Awful interview...

Architect192Architect192 Member Posts: 157 ■■■□□□□□□□
Had one of the worst interviews ever last week (in a 25+ year career so far).

I was told by a contact on LinkedIn that there was an opening for an architect in networking/virtualization. I sent in my CV and received a formal invitation to meet with the IT manager.

I showed up and there were 4 people, one of them on an tablet (remote video). They were friendly and all. However, I wasn't expecting a technical interview.

I showed up with a bad headache and tired at the end of a work day (I get up at 5am) so definitely not at my best. The interview basically went this way. Tell us about yourself. Uh ok. Then, Networking questions from guy 1. Followed by VMware questions from guy 2. Microsoft question from guy 3. Guy on tablet actually CLOSED the video session (wtf???)

As a a generalist, it's hard to do specific technical interviews like this without preparation. I took the NSX exam a while back because I enjoy the technology and as a CCNP, there was a waiver for the class requirement. However, having never worked with it (other than labbed for the exam, months ago), I wasn't expecting detailed questions. At work, I've been stuck doing operation/integration of Exchange 2010 for the past month or so and that's all I have on my mind. So asking questions about anything networking really didn't come first to mind. I felt like a fraud, that I looked like an idiot in front of those people.

There's never been a single challenge where I didn't deliver and where my client/employer didn't say I exceeded their expectations, however I'm awful at selling myself, especially under these conditions.

I actually asked them during the interview what they were looking for as I had no formal job description to rely on.

Definitely not my finest hour. But I know what I'm worth, and however much this would have been a great challenge for and how much I would have contributed to it's success, they'll never know. I actually haven't heard back from them, nor do I expect to.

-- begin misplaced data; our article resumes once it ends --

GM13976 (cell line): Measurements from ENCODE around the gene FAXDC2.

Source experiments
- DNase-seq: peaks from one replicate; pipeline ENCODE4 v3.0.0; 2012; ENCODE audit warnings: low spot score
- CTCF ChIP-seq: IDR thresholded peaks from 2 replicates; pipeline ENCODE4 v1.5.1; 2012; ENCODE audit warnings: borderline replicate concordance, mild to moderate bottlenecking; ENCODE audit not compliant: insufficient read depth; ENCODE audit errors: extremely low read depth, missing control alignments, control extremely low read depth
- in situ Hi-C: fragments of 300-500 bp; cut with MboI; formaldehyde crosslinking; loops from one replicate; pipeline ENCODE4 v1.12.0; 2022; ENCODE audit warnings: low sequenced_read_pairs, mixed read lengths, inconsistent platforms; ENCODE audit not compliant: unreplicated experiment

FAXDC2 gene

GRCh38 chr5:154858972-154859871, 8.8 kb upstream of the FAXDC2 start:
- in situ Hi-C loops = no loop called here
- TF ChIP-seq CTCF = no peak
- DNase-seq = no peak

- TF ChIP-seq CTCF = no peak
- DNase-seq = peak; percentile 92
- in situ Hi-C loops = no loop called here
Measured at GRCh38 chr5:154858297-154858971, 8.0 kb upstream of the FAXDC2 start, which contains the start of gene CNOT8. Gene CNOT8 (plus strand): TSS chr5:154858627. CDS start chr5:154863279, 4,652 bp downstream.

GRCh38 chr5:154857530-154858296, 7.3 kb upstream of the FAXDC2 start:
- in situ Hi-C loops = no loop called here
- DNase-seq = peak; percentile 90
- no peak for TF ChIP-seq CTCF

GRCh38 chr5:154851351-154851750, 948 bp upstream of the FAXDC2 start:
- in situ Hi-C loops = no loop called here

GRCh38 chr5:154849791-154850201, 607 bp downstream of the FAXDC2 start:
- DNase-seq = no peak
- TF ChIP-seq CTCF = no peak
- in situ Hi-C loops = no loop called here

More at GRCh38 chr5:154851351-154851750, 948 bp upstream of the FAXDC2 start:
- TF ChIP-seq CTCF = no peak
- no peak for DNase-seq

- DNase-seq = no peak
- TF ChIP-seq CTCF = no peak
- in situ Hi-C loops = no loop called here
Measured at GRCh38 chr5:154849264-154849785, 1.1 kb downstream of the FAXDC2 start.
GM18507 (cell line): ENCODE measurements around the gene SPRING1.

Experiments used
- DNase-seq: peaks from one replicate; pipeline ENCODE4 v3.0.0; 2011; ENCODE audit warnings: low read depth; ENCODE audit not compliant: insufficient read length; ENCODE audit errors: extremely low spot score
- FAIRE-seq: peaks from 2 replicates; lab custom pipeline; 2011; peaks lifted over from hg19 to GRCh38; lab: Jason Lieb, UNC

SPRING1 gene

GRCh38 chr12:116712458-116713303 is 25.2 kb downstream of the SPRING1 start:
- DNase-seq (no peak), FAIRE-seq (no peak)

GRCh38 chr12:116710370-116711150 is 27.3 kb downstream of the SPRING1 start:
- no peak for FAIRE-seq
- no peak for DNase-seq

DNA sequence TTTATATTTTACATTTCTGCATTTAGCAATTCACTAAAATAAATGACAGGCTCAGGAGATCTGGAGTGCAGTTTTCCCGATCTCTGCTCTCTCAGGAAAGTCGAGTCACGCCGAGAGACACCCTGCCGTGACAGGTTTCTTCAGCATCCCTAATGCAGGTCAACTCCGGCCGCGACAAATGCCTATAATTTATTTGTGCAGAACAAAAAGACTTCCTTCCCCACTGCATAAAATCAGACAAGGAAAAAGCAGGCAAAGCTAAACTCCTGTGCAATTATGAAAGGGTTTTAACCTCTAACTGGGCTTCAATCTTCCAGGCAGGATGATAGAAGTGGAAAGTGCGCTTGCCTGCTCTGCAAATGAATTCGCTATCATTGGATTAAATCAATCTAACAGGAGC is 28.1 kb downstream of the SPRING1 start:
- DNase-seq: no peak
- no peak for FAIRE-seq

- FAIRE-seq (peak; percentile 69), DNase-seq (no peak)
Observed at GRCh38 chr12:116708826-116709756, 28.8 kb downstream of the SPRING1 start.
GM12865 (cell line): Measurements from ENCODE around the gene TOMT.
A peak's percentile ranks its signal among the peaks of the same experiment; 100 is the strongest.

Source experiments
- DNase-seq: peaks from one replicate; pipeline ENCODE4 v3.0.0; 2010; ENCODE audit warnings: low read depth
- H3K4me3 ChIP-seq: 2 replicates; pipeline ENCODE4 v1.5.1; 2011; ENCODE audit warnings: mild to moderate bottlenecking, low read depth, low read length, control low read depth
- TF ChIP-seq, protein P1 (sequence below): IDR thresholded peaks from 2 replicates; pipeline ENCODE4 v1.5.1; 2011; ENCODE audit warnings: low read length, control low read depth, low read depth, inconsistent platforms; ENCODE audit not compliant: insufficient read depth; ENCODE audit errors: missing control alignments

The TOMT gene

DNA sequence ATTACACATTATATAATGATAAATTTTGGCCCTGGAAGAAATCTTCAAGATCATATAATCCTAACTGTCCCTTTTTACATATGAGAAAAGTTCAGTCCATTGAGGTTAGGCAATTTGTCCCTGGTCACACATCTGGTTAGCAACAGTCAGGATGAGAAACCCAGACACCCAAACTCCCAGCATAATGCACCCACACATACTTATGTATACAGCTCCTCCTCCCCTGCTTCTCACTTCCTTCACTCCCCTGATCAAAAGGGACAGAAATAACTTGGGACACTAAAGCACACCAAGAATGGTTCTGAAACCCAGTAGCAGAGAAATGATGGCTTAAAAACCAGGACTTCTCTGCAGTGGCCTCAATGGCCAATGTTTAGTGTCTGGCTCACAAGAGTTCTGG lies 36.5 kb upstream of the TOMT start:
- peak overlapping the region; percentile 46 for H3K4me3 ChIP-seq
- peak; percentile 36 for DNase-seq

This might sound like a rant, but it's more of a lesson learned. If you don't know what you're getting into for an interview, you're setting yourself up to fail. Make sure you take the time to prepare!

I just feel like I was ambushed and set up to fail.
Current: VCAP-DCA/DCD, VCP-DCV2/3/4/5, VCP-NV 6 - CCNP, CCNA Security - MCSE: Server Infrastructure 2012 - ITIL v3 - A+ - Security+
Working on: CCNA Datacenter (2nd exam), Renewing VMware certs...

Comments

  • scaredoftestsscaredoftests Security +, ITIL Foundation, MPT, EPO, ACAS, HTL behind youMod Posts: 2,772 Mod
    I am so sorry. I hate interviews like that (and feeling like that). I think I could write a book about some of my job seeking 'adventures'. ha
    It definitely builds 'character' does it not. ha
    Never let your fear decide your fate....
  • techfiendtechfiend Member Posts: 1,481 ■■■■□□□□□□
    I expect to have this sort of interview at some point in my career as I want to be a high-level generalist. I've already had some very unexpected interviews and you never really know even if the process is mentioned earlier. Going in blind sounds awful but as long as you can train yourself to not try to figure out what's going to happen and instead just live in the now it should be much easier. I'm working on that but haven't quite learned it yet.

    If you don't mind, how did you go about becoming a high-level, architect(?), generalist? Did you always find generalist positions or did you take on separate server and network positions? I'm finding more generalist positions lately but it's tough to appeal to them without having the generalist experience, in my case it's lack of network experience.
    2018 AWS Solutions Architect - Associate (Apr) 2017 VCAP6-DCV Deploy (Oct) 2016 Storage+ (Jan)
    2015 Start WGU (Feb) Net+ (Feb) Sec+ (Mar) Project+ (Apr) Other WGU (Jun) CCENT (Jul) CCNA (Aug) CCNA Security (Aug) MCP 2012 (Sep) MCSA 2012 (Oct) Linux+ (Nov) Capstone/BS (Nov) VCP6-DCV (Dec) ITILF (Dec)
  • Architect192Architect192 Member Posts: 157 ■■■□□□□□□□
    25+ years experience going from hardware repair to sysadmin/team leader to technical architect (detail design of solutions/implementation) to infrastructure architect.

    Always had a generalist attitude/position, never dedicated to one specific tech/field. It's hard to keep up to date and top notch in everything. I'm fuzzy on networking but get me back in it and in a few weeks, it'll all come back. I'm doing Exchange stuff right now and I'm fairly comfortable with it. Ask me again in a year... whole other story. As I get older, I find that while I'm still pretty sharp, retaining unused skills is harder :) I'm only 45 btw ;)